Indeed, the Kremlin’s reaction to the Euromaidan protest, which became a full-scale Ukrainian revolution last week, might well culminate in the invasion and partitioning of a former Soviet satellite on the pretext of protecting Crimea’s majority ethnic Russian population from the “fascist” putschists whom Moscow believes ousted the legitimate Ukrainian government last week. Deposed president Viktor Yanukovych’s hasty night-flight from Kiev has already yielded a 20,000-page tranche of intriguing documents about his illicit assets, some of them tying him to the infamous Magnitsky case in Russia, and how a “former” Russian GRU (military intelligence) officer helped instruct Berkut riot police on how best to shoot people dead in Kiev. Yanukovych has now been confirmed to be residing in his true motherland.  “I perceive him as a compatriot,” said Otari Arshba, the chairman of Russian Duma committee on work with compatriots, in announcing Yanukovych’s safe haven in Russia. “Each Ukrainian citizen, that is a descendant of the USSR, like any other compatriot can count on Russia’s support and loyalty, including matters of personal safety.” In anyone else’s mouth, such words might sound provocatively disrespectful of Ukraine’s sovereignty.

But it’s not just Putinist rhetoric we need worry about. Just this morning, heavily armed pro-Russian fighters stormed the parliament and government headquarters of Simferopol, the regional capital of Crimea. Where they got their weapons one can only guess, but notice that a takeover of state institutions here has not been condemned by the Russian Foreign Ministry as the work of violent thugs or “national radicals” or “neo-Nazis,” which of course made up the ranks of anti-Yanukovych protestors.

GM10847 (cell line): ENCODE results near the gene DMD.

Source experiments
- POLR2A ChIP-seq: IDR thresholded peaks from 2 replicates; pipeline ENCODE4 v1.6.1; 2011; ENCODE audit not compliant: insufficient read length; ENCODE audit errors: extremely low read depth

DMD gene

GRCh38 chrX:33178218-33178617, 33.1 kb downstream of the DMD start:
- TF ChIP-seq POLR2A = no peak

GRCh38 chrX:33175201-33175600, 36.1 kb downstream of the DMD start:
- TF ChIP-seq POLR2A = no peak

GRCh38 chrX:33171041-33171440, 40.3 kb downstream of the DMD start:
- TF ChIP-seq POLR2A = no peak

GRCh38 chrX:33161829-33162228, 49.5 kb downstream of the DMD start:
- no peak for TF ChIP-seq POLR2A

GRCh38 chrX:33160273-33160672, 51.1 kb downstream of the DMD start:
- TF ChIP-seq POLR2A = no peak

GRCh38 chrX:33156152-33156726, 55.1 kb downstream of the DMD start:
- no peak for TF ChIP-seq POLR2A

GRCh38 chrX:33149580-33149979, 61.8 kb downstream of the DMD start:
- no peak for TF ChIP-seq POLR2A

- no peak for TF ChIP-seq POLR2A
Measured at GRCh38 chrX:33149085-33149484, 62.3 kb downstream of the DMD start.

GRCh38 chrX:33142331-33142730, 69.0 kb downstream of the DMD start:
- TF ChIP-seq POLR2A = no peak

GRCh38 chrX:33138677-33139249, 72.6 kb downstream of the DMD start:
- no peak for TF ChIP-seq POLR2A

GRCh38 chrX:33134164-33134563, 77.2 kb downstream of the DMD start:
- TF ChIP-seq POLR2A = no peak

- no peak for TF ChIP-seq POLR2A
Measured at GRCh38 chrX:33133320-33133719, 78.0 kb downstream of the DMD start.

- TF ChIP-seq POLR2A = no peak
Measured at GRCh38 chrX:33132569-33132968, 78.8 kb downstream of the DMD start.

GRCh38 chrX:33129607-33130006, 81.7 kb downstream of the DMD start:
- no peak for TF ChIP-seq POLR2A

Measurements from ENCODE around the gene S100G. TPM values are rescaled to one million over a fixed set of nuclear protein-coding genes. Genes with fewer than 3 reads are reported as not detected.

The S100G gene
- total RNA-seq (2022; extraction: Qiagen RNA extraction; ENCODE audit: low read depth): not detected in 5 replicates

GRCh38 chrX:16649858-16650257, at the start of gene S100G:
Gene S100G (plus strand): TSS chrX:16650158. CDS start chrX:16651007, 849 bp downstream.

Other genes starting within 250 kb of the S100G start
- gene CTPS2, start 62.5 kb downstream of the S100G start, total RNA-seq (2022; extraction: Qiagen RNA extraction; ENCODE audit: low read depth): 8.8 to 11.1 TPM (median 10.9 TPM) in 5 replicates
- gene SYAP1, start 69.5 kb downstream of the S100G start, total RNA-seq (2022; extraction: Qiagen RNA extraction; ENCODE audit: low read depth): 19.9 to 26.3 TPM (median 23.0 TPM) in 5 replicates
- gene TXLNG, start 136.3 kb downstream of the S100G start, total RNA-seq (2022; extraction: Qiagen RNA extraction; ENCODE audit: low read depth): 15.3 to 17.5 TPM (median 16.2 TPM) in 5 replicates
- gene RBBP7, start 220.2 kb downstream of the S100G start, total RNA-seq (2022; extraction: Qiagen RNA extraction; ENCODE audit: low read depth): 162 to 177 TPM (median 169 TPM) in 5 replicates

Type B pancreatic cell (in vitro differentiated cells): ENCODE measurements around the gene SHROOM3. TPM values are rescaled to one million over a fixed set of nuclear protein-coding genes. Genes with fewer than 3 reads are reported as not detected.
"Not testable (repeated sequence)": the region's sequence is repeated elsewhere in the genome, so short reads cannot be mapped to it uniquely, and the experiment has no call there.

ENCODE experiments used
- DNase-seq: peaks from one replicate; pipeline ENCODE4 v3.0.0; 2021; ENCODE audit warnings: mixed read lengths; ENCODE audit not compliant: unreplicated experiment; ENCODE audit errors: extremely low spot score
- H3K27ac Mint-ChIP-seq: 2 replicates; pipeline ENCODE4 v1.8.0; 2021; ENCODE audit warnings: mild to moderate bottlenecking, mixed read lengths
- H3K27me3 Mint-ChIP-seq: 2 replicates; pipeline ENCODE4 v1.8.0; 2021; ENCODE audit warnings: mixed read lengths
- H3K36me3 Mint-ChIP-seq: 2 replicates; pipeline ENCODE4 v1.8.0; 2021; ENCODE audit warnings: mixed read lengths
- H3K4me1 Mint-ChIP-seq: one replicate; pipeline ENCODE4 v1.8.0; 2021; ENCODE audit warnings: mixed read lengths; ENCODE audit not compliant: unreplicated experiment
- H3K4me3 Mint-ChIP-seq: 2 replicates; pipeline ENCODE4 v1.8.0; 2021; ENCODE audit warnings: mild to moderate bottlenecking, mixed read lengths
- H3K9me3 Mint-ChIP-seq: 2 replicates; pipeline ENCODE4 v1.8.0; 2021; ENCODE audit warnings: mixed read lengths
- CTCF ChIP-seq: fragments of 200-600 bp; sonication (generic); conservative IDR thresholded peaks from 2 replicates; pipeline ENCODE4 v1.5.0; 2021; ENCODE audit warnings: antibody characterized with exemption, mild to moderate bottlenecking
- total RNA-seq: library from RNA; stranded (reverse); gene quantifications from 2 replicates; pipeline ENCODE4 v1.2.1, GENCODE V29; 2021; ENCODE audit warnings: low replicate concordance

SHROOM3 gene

Crimea is ground-zero for another Ukrainian nightmare. It's been ground zero for quite a few. After the Lights met the Cossacks, there were two Soviet famines, including Stalin’s Holodomor.  There was the genuine Nazi invasion; the forced expulsion (again by Stalin) in 1944 of the entire Turkic Tartar population to Central Asia, a campaign of ethnic cleansing that killed about half its victims from disease and malnutrition. (A large number of Tartars only returned to Crimea in the 1980s.)  Then, in 1954, Khrushchev decided to transfer Crimea to the Ukrainian Soviet Socialist Republic, even though Russia’s Black Sea Fleet continued to be stationed there, creating the preconditions for Crimea’s absorption into an independent Ukraine in 1991.

Demography may not be destiny, but in this case it’s trying like hell to be. According to Andrei Malgin, a writer for Ehko Moskvy, as of 2001, 58.3 percent of Crimea’s population was Russian. But Russians outnumber other ethnicities, such as the Tartars, in only a few raions or municipalities: Feodosiya, Simferopol and Yalta among them. Elsewhere throughout Crimea—Krasnoperekopsk, Dzhankoy, Pervomaysk—Russians are in a minority. If armed clashes were to break out in a region-wide scale, the “victor” would by no means be predetermined. What the media has rather glibly been defining for months as a geographical or ethnolinguistic East-West split for Ukraine as a whole might actually be better applied to Crimea. But here it runs along a North-South divide, with pro-Russian concentrations more heavily distributed closer to the Black Sea.

READ ENTIRE ARTICLE HERE: http://www.thedailybeast.com/articles/2014/02/27/will-russia-invade-crimea.html